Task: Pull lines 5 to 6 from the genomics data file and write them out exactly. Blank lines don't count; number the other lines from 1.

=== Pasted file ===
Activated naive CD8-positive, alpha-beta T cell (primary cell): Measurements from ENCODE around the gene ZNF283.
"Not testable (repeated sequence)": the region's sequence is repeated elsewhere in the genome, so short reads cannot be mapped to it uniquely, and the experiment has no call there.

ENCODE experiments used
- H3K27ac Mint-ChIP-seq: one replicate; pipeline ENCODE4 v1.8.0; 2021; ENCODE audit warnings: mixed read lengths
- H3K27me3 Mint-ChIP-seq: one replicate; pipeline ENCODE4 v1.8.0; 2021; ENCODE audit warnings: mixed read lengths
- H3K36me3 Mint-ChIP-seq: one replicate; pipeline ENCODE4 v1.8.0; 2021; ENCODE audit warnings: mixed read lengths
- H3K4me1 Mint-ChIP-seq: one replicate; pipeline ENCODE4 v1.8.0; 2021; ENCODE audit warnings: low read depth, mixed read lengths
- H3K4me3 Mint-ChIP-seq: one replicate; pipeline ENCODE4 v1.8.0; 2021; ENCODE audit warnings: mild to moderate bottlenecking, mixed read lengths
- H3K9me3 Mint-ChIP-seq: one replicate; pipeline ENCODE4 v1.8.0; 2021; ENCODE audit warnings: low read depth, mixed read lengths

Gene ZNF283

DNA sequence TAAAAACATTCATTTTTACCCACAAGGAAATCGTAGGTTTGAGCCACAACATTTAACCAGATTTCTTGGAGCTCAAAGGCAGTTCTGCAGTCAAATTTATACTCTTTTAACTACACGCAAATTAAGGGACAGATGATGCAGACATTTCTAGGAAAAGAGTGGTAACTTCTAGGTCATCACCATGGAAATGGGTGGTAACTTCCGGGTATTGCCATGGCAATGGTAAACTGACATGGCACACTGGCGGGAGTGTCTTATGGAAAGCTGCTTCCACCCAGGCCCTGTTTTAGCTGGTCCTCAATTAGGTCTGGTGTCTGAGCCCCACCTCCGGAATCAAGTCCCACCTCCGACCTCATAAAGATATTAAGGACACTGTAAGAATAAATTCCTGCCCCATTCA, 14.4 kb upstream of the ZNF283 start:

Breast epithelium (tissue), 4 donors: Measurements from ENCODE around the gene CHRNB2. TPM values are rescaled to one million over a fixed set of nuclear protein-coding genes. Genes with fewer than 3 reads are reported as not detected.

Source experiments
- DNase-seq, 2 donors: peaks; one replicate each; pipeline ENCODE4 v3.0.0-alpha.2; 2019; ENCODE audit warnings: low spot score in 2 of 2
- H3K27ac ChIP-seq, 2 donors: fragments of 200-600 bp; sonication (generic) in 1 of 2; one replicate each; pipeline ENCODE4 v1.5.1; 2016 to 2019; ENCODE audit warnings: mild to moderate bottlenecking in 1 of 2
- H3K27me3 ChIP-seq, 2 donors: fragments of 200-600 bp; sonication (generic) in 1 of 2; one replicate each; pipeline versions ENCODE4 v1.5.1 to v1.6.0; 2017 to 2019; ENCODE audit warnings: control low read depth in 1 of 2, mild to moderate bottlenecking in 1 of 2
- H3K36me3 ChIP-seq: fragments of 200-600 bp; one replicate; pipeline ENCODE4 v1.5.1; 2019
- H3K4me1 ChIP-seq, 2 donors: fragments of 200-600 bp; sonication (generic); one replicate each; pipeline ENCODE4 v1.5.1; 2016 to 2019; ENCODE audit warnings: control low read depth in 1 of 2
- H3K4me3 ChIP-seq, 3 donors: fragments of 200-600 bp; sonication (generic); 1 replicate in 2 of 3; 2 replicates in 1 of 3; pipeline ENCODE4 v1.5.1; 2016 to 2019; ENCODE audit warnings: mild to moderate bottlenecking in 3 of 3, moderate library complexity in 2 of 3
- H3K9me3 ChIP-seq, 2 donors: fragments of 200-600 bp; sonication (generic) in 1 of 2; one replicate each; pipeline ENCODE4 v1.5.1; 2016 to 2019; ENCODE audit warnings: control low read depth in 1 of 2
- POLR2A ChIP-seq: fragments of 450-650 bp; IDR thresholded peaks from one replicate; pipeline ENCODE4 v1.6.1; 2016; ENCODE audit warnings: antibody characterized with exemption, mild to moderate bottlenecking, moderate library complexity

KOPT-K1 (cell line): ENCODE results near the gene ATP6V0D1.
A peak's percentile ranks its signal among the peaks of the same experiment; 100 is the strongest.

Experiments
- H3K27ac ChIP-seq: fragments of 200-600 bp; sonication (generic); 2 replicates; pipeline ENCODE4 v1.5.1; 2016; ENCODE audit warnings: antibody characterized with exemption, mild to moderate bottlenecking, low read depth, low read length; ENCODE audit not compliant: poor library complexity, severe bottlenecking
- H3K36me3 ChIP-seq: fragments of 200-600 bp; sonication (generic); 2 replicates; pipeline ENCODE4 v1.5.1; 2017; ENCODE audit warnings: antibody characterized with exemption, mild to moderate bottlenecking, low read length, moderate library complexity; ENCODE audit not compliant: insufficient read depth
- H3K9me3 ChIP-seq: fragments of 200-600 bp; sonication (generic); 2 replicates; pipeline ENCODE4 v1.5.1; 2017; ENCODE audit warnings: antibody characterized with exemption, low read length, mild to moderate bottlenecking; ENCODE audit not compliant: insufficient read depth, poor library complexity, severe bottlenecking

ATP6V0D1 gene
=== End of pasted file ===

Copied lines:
- H3K27me3 Mint-ChIP-seq: one replicate; pipeline ENCODE4 v1.8.0; 2021; ENCODE audit warnings: mixed read lengths
- H3K36me3 Mint-ChIP-seq: one replicate; pipeline ENCODE4 v1.8.0; 2021; ENCODE audit warnings: mixed read lengths